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LawTech: what can be digitised will be commoditised

“Although automation is having an impact on legal services, LawTech is lagging behind other sectors, such as FinTech and RegTech.” This was one of my key takeaways from a recent AI for professional services event that helped contextualise the progress that the legal sector has made in adopting new technology.

Despite this slow rate of development, there are now over 100 LawTech companies based in London and, as a result, the city has an excellent opportunity to establish itself as a global hub for legal technology. These companies are working on several different areas including document review, litigation prediction, legal research, contract analysis, risk and compliance, document management and expert systems.

Swimming in a sea of data

According to one panellist, information could soon be as valuable as the services that professional firms currently provide. Firms need to embrace this data revolution and realise that their value can be built or undermined by their use of data.

However, although data is often available, it is not always usable. Data requires careful curation, analysis and interpretation, and firms need to think carefully about how to make the best use of it. AI requires structured data and there are now several companies (such as Clickworker) that use human workers to train AI by categorising data so that it can be used by AI.

AI threatens the traditional partnership model (in the long-term)

Traditional professional services firms are now competing with technology-first companies and law firms, in particular, are facing increasing competition from alternative legal service providers. Although law firms acknowledge the need to adopt technology to meet these challenges, they are having difficulties integrating it into their pricing structures.

AI has so far had a limited impact on the traditional law firm model but, in time, it will lead to law firms hiring fewer lawyers and instead looking to recruit other professionals, such as data scientists, legal engineers and software programmers. The lawyers that are hired will concentrate their efforts on high-value work, while AI will be used to undertake much of the low-value work now performed by junior lawyers or paralegals. Junior lawyers will still need to do some of the old-fashioned “grunt” work to gain experience and understanding of less complex tasks, but not in the same volumes as previous generations of lawyers. AI is also likely to increase the pace of the move away from hourly billing to a more outputs focused approach to billing.

In-house lawyers are currently unsure which LawTech start-ups to work with as they are not certain which of these new businesses will survive and prosper. Law firms have an important role to play in explaining what these new technologies can offer and acting as an intermediary between the start-ups and their clients.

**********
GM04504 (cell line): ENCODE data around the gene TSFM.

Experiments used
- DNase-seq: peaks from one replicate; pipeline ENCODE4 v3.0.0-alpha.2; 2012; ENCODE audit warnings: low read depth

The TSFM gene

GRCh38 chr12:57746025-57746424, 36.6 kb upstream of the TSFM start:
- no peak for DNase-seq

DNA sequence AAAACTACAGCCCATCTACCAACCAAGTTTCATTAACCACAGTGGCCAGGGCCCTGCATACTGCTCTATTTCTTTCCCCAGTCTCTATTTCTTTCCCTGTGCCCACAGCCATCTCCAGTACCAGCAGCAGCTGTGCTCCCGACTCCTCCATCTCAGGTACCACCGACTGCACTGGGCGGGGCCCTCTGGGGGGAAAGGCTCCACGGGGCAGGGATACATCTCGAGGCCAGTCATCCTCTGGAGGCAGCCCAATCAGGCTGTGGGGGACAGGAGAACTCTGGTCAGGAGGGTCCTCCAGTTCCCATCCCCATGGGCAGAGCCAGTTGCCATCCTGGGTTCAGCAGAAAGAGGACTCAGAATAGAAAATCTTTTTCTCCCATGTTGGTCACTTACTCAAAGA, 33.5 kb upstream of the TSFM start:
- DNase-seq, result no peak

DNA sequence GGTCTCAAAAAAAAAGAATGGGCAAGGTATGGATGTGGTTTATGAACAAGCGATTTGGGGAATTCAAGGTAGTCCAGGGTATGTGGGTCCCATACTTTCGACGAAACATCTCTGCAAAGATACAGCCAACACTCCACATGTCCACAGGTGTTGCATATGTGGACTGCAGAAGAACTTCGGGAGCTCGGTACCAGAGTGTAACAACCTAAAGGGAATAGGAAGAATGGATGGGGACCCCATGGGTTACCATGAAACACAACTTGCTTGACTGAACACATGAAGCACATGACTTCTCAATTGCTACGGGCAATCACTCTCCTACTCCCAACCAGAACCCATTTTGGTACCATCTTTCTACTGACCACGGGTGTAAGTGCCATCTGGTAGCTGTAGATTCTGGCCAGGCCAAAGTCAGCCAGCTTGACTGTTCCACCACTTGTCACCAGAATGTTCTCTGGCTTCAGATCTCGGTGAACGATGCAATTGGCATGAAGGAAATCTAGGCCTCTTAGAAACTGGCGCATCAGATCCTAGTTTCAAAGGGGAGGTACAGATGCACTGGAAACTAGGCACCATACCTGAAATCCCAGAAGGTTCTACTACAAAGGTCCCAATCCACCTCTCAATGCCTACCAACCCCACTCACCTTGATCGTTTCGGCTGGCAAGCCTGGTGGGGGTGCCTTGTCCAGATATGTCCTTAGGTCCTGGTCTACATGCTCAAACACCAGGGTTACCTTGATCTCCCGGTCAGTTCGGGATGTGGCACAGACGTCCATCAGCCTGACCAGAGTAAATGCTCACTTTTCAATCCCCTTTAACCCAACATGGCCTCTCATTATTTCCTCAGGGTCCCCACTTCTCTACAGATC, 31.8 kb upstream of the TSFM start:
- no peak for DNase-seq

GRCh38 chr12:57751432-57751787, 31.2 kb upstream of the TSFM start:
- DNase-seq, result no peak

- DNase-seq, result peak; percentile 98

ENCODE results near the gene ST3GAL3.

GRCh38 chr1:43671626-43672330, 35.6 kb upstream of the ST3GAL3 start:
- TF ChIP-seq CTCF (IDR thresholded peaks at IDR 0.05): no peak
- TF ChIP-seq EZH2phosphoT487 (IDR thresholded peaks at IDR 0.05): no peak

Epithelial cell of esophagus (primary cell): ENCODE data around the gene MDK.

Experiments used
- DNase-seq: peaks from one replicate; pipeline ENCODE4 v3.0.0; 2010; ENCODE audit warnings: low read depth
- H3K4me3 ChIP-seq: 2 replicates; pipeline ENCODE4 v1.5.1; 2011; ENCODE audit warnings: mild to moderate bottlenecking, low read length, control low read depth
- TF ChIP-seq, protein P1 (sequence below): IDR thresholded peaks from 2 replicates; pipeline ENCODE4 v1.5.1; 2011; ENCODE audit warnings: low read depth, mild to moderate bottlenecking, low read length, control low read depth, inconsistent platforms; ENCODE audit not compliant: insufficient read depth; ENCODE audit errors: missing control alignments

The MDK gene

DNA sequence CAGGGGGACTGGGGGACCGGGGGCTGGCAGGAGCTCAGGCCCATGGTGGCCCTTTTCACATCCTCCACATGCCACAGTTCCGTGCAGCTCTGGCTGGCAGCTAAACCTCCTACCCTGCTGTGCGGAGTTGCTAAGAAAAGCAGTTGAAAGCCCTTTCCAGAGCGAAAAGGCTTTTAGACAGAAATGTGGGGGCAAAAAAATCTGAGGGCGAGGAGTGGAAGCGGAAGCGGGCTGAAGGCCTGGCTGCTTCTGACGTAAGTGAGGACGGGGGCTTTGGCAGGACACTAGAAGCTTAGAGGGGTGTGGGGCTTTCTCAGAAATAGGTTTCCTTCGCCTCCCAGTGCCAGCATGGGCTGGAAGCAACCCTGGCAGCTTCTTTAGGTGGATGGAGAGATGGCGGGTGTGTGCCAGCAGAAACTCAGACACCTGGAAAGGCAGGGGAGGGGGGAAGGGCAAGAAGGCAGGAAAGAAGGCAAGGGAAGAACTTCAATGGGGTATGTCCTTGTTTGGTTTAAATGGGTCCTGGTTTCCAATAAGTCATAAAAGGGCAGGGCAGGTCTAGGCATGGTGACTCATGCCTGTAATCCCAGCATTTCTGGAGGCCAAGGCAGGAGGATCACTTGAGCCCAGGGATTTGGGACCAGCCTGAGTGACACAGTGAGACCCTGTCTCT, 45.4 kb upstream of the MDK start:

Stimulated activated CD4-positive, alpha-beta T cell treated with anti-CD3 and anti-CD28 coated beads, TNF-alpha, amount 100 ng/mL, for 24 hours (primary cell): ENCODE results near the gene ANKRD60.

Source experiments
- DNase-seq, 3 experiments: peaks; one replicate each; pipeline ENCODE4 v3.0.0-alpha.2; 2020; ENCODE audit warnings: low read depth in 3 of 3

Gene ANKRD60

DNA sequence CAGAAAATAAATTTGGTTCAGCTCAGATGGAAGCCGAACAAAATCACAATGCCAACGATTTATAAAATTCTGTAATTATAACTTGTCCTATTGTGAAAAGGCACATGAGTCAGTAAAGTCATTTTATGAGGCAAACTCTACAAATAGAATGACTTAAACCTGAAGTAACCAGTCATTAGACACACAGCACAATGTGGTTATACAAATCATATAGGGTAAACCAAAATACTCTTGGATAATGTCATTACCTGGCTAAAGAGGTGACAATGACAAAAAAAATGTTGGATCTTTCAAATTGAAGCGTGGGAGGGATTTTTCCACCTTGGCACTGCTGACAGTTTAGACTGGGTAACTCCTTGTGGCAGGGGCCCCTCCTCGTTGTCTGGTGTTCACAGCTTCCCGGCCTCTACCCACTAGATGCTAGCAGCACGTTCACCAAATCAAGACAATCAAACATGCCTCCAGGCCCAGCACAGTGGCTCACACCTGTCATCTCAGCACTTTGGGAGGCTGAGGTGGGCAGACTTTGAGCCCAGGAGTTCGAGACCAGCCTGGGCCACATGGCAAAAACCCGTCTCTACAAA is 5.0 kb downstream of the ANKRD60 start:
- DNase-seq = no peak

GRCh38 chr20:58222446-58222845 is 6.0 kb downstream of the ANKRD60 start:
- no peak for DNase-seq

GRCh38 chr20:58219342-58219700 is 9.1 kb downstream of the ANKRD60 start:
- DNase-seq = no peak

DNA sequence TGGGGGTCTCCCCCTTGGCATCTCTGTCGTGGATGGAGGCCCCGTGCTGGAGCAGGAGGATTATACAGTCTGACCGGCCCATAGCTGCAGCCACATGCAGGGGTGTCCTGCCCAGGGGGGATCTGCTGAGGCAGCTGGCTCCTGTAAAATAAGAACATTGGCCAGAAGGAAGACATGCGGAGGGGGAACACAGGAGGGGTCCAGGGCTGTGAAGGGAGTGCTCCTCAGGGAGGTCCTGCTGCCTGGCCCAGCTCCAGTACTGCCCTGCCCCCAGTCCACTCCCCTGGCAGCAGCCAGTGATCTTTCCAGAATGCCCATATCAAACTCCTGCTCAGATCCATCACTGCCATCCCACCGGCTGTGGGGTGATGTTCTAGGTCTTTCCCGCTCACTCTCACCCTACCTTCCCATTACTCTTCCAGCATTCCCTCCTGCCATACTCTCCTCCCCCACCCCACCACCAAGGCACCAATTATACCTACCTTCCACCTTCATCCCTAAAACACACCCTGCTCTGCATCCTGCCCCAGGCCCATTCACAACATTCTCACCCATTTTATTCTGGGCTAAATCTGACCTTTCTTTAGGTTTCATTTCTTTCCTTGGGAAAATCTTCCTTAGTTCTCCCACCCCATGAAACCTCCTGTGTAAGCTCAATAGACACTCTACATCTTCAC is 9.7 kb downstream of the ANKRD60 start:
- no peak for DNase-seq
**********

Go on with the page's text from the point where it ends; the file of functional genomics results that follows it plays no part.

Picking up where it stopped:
Where are you on the AI journey?

Although AI early adopters may gain a competitive edge, they also run the risk of burning through cash quickly and ending up without a tangible result at the end of the process. Event delegates were therefore keen to hear advice on how they should approach their first move into AI.

There were essentially two schools of thought. The first favoured taking a systematic approach and encouraged in-house lawyers to focus on a particular problem (or opportunity) and then identify a specific technology that could be used to solve or exploit it. Measuring the impact of the technology and demonstrating a return on their investment was also recommended.

The second suggested a more entrepreneurial approach that encourages innovation, is prepared to experiment with AI and is unafraid of changing direction, where necessary. With this method, it’s important to publicise pilots that have worked and ensure there are lots of different initiatives in the pipeline. Expectation setting is also vital. The organisation needs to appreciate that AI can sometimes go wrong and not allow one setback to kill off innovation elsewhere within the business.

With either approach, it is important to identify early adopters and those who are likely to be resistant to change in the organisation early on.

Making Legal the most effective sales forecaster within the business

A multinational telecoms provider gave an insightful presentation on how it has used AI in the development of a single “front door” for the business to access legal advice. The company uses a triage and self-service system that allows chatbots to deal with general legal queries and allocates contract support requests to specific legal team members.

As in any business transformation exercise, stamina, patience and determination were all required in abundance, but one of the main reasons for success was the high quality design of the customer interface. Good design also enables the legal team to visualise detailed contractual data on engaging dashboards. The legal team now has the opportunity to make itself the best sales forecaster within the business due to the wealth of information contained within contracts.

When selling the concept to the business, it was vital to highlight the business benefits, rather than just those the legal team would enjoy. For example, demonstrating that the sales teams would get a better quality and quicker response to their legal queries, and explaining that the contractual data can identify potential cross-selling opportunities.

Practical Law In-house Robert Clay

One thought on “LawTech: what can be digitised will be commoditised

  1. great article Robert – thank you.
    i would like to know more about the work of the multinational telecoms provider and the chatbox for general legal queries.

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